2. Humans have systematic, large errors in reporting decision onset

As for the second question, there is increasing evidence, including from my collaborative work with Dr. Liad Mudrik, Prof. Gideon Yaffe and Prof. Ram Rivlin, that the reported timing of decision onset is systematically biased and inaccurate. It is not even clear that the onsets of our decisions are consciously available to us (if such decision onsets are even distinguishable neural events; Maoz et al., forthcoming). 

Conclusion: It may be best to stop using the timing of the subjective reporting of the decision onset as a measure for actual decision onset.

3. Deliberate & random decisions appear to rely on divergent neural processes

Investigating the third question, my research with Dr. Liad Mudrik shows that the early neural signals correlated with the selected action for random decisions do not replicate for deliberate decisions. Instead, such correlated signals appear to be finalized only very close to movement onset for deliberate decisions (Mudrik, Maoz, et al., In preparation)

Conclusion: The results identifying early neural signals correlated with the decision in random decisions do not seem to generalize to deliberate decisions.

4. Early, predictive signals so far not found for deliberate decisions

To make progress with the forth question, I have been collaborating with neurosurgeon Prof. Adam Mamelak and neurologist Prof. Jeffrey Chung at Cedars Sinai Medical Center and with neurosurgeon Prof. Ian Ross of Huntington Memorial Hospital. They granted me rare and unique access to epilepsy patients who were implanted with intracortical electrodes as part of their clinical presurgical evaluation. I was therefore able to record local-field potentials and single-neuron activity directly from the human brain. I have now had the good fortune to have worked with about 20 such patients on various tasks related to decision making and consciousness. This has, among other things, enabled me to develop a first-of-its-kind online, real-time system for action prediction in a competitive environment. Using this system, we were able to show, for the first time, that action contents can be decoded from brain activity before action onset online and in real time (Maoz et al., 2012). Additional results, focusing on the neural dynamics of decision processes, are now being prepared for publication (Maoz et al., in preparation). But, so far, neither we nor others have been able to demonstrate the predictability of action contents before the onset of deliberate decisions online and in real time. We think that this is because such deliberate decisions are not strongly influenced by the bias activity we measured in the monkeys above, on the one hand, and is finalized only very close to the moment subjects become aware of them, as discussed above, on the other hand.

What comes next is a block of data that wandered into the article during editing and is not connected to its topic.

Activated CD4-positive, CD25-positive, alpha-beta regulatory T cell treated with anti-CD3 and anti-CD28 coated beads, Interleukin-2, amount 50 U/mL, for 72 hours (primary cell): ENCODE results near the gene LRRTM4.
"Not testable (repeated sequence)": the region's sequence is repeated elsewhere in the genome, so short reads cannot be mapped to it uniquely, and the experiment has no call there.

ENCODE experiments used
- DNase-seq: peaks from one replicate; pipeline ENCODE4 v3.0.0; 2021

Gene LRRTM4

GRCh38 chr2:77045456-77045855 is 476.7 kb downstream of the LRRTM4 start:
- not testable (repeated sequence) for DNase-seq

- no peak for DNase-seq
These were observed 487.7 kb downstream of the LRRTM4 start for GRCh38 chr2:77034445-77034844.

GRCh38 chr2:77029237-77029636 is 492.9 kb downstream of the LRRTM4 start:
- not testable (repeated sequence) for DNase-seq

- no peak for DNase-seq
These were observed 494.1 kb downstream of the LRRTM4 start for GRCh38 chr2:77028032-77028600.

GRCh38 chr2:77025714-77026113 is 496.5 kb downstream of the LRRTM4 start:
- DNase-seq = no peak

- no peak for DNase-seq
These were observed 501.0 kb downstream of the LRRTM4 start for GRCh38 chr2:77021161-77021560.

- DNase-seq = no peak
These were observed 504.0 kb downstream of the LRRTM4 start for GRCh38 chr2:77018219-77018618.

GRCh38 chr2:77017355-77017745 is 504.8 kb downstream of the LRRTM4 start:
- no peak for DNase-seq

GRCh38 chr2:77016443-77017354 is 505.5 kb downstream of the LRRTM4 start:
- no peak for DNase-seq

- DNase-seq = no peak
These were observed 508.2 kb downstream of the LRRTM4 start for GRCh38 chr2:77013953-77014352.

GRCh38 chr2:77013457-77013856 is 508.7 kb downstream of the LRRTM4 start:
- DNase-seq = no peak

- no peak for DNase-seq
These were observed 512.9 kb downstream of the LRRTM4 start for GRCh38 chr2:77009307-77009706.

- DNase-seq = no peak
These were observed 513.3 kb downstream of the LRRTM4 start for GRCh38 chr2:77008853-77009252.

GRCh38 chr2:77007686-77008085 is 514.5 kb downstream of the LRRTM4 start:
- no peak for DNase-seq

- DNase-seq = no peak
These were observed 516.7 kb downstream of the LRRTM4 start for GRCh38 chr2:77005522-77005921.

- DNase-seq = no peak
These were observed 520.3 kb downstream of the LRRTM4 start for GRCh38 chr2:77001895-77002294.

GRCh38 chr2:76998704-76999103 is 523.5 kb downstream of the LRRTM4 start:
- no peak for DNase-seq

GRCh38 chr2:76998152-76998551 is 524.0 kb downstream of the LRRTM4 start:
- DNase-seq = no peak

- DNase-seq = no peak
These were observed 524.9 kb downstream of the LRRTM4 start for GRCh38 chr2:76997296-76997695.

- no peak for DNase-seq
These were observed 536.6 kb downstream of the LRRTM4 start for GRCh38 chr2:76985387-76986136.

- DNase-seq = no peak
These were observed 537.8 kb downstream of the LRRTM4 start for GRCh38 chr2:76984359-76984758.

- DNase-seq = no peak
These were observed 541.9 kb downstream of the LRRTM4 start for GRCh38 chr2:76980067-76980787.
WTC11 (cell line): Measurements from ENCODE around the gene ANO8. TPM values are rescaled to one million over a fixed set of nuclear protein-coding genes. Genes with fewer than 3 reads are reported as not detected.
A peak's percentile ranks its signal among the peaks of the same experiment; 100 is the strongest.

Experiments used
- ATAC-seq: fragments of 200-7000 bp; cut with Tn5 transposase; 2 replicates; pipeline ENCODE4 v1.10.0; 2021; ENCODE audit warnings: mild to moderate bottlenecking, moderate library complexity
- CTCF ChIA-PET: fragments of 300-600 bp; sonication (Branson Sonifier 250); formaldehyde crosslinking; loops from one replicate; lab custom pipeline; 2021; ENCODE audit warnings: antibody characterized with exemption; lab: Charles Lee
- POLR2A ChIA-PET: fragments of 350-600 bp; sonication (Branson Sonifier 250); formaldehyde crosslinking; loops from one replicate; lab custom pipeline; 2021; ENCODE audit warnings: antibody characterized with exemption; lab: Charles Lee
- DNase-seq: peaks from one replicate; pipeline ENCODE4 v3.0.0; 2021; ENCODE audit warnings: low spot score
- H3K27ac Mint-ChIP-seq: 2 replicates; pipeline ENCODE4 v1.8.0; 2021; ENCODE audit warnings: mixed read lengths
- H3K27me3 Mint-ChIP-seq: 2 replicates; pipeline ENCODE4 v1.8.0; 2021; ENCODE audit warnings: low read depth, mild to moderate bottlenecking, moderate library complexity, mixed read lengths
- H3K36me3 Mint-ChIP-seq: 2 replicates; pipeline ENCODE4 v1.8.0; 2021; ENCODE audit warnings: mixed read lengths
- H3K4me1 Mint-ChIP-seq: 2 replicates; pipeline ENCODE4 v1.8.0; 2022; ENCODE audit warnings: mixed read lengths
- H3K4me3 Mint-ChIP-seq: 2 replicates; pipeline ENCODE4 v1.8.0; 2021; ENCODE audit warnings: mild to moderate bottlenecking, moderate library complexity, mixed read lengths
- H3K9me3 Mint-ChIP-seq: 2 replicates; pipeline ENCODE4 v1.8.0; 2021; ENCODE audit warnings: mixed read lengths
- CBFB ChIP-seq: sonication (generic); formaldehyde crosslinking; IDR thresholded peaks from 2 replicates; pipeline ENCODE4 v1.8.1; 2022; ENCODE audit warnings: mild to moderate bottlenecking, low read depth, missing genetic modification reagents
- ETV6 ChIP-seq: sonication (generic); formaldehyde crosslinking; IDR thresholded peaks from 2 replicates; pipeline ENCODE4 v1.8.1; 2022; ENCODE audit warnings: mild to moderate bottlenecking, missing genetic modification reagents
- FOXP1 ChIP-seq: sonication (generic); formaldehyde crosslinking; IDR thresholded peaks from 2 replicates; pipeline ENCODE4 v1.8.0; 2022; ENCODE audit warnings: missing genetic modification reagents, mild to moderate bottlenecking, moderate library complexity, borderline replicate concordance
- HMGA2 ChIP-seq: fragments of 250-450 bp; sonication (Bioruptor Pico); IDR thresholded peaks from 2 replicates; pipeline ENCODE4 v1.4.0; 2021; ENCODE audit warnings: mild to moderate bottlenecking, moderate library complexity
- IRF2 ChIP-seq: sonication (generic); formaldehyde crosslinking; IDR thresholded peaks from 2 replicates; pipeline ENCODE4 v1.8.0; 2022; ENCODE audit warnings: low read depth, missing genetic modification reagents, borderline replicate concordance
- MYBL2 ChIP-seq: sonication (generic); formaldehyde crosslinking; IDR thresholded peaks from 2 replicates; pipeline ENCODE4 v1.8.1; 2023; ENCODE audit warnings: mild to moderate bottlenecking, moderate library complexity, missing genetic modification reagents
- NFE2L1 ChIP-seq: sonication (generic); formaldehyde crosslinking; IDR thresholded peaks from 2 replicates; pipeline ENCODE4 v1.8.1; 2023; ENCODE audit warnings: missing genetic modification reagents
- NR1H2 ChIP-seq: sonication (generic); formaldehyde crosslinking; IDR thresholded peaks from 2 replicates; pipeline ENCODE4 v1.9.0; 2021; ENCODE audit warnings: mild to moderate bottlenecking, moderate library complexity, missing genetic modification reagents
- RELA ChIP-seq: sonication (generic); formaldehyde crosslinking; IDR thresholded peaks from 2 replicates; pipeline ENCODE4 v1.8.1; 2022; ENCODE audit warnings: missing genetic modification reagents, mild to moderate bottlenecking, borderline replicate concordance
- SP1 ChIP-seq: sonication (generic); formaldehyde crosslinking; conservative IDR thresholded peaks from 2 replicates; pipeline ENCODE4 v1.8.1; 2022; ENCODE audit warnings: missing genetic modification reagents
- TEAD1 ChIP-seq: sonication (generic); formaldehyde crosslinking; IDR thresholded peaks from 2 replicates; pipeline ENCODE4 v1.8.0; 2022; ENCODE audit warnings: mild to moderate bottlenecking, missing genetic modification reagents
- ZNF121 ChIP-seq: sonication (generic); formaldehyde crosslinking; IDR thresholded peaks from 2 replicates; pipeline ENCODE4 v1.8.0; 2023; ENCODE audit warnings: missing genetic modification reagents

Conclusion: The early predictive neural signals characteristic of random decisions have so far not been found for deliberate decisions.


Overall conclusion: Neuroscience has not proved free will to be an illusion

Given the state of the overall empirical evidence gathered so far, drawing strong conclusions against a role for consciousness in decision making appear too hasty.